Although it wasn’t part of ResumeGo’s study, Yang agreed that a two-page resume was likely preferable to longer resumes.
“From my personal experience, even though you can certainly fit more information on three pages than you can on two, there is a balance you need to strike,” he said. “You will likely get diminishing returns on the additional information that you would include on the third page anyway, and hiring managers may get tired of reading a seemingly never-ending resume that just keeps continuing on and on.”
Resumes that go to three pages or longer also aren’t as common in workforce, Yang said. While it’s important to stand out during the job search process, candidates want to stand out for the right reasons — their experience, skills and aptitude for the job, not gimmicks like a novel-length resume.
There are exceptions to that rule, but for the most part, if you need more than two pages, you probably need a curriculum vitae, not a resume. If you’re applying for a job in academia or research — or outside the United States — a CV might be a better choice than a resume. CVs include information on education, training, publications, presentations and awards, as well as work experience, and often run beyond two pages.
What Should Job Seekers Do With This Information?
Let Necessity Be Your Guide
The best reason to go with a two-page resume is that your experience won’t fit on one page.
A good resume showcases your experience and qualifications so that a hiring manager can quickly see that you’re a good fit for the role. Fulfilling that function is more important than meeting a certain page length.
“Times have changed, and so has the criteria for resume length,” wrote resume expert Kim Isaacs at Monster.com. “The new guideline is: A resume should be long enough to entice hiring managers to call you for job interviews. That may sound vague, but there is no hard-and-fast resume length rule that works for everyone. Factors to consider include career summary, occupation, industry, years of experience, number of employers, scope of accomplishments, and education/training.”
The right length for your resume will depend on where you are in your career, your experience and skills and the specific requirements of the job under consideration. But don’t feel that you need to beef up — or trim down — your resume beyond meeting those requirements.
“If your resume is longer than a single page, there’s no need to spend time trying to cut it down to one page,” Yang said. “Recruiters and hiring managers will generally be happy to look at any course lists, achievements and internships that you include.”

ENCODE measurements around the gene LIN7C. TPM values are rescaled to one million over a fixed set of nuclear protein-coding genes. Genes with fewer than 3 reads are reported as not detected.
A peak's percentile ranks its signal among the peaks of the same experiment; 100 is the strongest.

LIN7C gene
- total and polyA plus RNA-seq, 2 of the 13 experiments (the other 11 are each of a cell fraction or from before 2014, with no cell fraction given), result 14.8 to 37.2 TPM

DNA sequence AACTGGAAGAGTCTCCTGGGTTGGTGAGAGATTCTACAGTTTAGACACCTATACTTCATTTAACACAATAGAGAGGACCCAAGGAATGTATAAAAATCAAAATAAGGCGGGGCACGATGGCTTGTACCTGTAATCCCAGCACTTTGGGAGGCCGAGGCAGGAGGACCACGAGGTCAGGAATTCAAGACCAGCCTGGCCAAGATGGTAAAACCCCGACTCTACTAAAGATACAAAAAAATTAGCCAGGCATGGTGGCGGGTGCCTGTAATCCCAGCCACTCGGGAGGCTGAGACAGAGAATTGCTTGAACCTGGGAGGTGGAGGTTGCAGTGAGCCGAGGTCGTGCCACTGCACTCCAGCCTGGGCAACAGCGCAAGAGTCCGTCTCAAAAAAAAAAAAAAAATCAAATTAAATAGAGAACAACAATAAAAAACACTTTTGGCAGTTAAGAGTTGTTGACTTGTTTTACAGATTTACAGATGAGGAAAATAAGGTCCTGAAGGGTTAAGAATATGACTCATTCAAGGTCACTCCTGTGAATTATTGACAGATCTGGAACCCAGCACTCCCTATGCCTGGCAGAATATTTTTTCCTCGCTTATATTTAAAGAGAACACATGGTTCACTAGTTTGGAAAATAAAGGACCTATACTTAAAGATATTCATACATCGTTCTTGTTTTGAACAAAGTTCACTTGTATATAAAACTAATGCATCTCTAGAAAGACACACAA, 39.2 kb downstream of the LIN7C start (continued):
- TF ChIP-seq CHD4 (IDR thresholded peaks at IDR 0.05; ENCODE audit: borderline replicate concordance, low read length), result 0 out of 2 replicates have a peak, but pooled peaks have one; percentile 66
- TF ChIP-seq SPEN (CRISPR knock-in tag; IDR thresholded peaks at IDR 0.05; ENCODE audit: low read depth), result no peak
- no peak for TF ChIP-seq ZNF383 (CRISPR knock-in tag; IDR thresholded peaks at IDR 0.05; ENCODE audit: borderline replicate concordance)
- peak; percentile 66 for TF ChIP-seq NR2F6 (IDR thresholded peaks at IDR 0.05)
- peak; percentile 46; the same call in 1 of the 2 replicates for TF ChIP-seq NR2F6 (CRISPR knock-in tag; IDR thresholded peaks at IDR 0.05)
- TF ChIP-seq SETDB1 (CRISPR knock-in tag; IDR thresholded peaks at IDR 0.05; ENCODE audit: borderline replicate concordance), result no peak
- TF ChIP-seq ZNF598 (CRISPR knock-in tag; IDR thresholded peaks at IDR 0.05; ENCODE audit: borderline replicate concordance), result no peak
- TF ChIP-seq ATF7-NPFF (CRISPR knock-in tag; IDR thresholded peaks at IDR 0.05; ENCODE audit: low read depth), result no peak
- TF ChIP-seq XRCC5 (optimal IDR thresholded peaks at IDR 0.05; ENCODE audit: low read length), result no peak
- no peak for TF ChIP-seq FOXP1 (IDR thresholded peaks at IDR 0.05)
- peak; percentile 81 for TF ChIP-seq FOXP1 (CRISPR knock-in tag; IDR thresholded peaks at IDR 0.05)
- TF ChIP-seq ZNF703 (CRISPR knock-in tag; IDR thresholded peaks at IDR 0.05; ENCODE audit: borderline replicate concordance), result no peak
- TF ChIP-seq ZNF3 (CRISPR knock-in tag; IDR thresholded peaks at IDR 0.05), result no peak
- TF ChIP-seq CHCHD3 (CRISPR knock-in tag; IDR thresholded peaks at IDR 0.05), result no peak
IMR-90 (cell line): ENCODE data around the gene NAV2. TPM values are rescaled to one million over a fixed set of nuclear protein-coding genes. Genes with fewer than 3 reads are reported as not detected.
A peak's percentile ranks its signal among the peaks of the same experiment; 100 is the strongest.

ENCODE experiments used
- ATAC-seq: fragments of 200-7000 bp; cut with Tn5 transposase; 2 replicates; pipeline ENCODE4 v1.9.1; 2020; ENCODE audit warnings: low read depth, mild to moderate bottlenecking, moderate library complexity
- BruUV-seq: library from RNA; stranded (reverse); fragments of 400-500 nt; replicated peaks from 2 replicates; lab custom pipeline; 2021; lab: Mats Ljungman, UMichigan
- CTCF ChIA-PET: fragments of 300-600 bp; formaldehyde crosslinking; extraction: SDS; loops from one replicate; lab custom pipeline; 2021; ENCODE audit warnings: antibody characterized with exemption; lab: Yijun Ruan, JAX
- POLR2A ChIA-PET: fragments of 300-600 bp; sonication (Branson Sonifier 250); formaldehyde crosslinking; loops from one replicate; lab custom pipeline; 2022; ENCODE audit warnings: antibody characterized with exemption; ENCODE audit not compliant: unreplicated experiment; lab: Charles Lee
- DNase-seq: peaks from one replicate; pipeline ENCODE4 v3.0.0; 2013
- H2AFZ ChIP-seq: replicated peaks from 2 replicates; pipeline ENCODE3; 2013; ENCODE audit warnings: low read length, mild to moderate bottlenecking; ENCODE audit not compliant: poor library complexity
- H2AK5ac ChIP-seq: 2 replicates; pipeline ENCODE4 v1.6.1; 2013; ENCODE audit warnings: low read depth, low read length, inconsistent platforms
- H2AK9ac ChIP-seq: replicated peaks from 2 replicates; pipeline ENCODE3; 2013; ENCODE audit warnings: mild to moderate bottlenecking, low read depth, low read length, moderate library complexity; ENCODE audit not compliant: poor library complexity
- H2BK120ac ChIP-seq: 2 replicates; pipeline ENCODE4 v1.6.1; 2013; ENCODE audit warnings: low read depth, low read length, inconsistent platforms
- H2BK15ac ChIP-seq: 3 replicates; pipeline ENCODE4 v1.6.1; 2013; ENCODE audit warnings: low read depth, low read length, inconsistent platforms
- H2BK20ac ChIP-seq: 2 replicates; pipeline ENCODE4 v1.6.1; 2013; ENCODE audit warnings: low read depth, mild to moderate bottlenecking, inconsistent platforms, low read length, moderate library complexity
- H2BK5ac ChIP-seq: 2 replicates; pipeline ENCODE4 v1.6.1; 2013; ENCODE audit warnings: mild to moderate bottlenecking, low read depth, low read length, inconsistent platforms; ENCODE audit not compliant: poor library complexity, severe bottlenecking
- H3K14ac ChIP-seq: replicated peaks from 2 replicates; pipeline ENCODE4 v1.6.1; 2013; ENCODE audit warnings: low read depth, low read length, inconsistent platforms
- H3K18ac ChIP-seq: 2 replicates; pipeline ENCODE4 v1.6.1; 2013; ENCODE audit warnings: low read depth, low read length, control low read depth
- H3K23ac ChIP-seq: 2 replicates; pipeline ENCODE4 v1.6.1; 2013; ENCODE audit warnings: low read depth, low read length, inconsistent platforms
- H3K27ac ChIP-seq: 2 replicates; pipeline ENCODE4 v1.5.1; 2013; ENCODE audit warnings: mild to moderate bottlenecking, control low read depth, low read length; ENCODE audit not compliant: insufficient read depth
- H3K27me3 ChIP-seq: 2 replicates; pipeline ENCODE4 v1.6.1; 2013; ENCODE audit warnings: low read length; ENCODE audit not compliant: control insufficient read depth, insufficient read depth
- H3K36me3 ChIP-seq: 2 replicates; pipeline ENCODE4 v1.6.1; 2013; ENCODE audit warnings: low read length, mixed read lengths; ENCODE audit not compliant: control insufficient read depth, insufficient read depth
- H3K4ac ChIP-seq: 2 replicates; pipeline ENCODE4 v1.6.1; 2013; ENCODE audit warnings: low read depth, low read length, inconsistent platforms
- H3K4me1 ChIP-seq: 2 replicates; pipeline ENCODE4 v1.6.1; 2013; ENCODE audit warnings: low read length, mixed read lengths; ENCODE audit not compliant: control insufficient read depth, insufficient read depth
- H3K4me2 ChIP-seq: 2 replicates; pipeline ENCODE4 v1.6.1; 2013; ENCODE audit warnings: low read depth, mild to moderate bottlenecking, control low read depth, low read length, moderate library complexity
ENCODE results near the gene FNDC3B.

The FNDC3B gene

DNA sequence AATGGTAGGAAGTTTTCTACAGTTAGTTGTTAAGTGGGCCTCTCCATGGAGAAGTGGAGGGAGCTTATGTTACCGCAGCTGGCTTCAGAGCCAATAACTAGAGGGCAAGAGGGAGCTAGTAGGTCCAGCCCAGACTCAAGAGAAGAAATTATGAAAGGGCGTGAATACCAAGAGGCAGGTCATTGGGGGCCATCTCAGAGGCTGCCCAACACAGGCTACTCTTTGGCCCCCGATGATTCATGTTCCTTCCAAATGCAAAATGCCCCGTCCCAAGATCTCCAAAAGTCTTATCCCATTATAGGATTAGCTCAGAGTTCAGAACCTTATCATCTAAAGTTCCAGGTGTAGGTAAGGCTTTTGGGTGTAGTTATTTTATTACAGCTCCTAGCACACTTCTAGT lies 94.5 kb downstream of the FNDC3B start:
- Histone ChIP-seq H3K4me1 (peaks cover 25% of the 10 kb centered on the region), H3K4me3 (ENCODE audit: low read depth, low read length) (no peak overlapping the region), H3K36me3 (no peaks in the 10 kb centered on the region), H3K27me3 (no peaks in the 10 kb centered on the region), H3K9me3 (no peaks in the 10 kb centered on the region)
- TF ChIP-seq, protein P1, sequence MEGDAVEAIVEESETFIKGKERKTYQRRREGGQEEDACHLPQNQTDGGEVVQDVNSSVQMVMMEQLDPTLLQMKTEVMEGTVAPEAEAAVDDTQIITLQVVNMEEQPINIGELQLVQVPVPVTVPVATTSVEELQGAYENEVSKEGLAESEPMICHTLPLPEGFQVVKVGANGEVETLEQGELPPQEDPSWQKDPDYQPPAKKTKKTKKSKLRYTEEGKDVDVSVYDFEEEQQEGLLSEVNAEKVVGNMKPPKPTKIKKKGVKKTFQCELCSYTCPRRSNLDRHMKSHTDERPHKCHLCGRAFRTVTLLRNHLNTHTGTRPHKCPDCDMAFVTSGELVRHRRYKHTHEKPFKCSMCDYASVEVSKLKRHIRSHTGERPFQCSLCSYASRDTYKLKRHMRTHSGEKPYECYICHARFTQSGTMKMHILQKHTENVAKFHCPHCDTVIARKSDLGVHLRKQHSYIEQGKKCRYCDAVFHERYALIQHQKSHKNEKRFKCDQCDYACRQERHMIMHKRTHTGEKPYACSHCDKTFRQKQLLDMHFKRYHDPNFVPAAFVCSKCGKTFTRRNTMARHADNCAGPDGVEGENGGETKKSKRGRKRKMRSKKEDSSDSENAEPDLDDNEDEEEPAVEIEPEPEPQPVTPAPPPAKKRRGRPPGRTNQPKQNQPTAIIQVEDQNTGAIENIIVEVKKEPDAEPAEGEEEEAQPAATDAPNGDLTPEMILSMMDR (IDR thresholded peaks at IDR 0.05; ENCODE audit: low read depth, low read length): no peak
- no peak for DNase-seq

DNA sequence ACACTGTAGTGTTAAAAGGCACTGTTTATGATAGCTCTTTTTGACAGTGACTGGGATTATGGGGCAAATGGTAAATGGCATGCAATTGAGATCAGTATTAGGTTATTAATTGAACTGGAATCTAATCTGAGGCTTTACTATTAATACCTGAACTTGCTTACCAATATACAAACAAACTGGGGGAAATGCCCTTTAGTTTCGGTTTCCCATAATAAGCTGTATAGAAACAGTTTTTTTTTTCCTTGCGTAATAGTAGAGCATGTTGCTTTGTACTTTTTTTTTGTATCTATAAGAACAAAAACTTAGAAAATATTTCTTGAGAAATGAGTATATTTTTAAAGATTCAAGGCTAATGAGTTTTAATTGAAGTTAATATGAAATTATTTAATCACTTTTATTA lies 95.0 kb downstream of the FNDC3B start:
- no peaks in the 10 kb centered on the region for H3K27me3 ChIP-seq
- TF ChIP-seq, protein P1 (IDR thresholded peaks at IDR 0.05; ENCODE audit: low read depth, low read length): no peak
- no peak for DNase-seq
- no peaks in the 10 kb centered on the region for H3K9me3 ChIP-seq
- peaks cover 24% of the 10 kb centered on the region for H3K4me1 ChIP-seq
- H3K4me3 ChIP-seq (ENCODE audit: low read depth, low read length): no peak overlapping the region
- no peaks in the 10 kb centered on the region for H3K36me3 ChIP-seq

He continued: “On the other hand, if your resume happens to fit on a single page anyway, don’t feel the need to make it longer by adding in fluff, adjusting the margins, or increasing the font size. Employers will see through these superficial changes and view them negatively.”
Regardless of Resume Length, Get to the Point
An eye-tracking study from The Ladders showed that recruiters spend an average of six seconds reviewing a resume before selecting it or moving on. While ResumeGo’s survey had different results, it’s important not to take these findings as license to meander.
Regardless of length, a good resume is a sales pitch. You need to make your case quickly. That means including the right keywords so that you make it through the applicant tracking system to a human’s inbox and quantifying your achievements with percentages, dollars made or saved, etc.Regardless of length, a good resume is a sales pitch. You need to make your case quickly.Click To Tweet
Make Different Resumes for Different Opportunities
By now, you probably know that you should customize your resume for every job opportunity, instead of just sending the same generic version to every hiring manager. But you might not have considered this in terms of resume length as well as content.
It’s worth it to make a one-page version of your resume, even if your experience warrants a longer version. It gives you options, if you decide that a one-page resume feels more appropriate for a given opportunity. Having a one-page version will also help you at networking events, should you need to hand over your resume quickly.
Finally, developing a shorter resume will also help ensure that you’re not padding your experience just to make a page count. If you like what you see in the short and snappy version, you can consider whether you really need two pages.
Tell Us What You Think
How long is your resume? We want to hear from you. Share your thoughts in the comments or join the conversation on Twitter.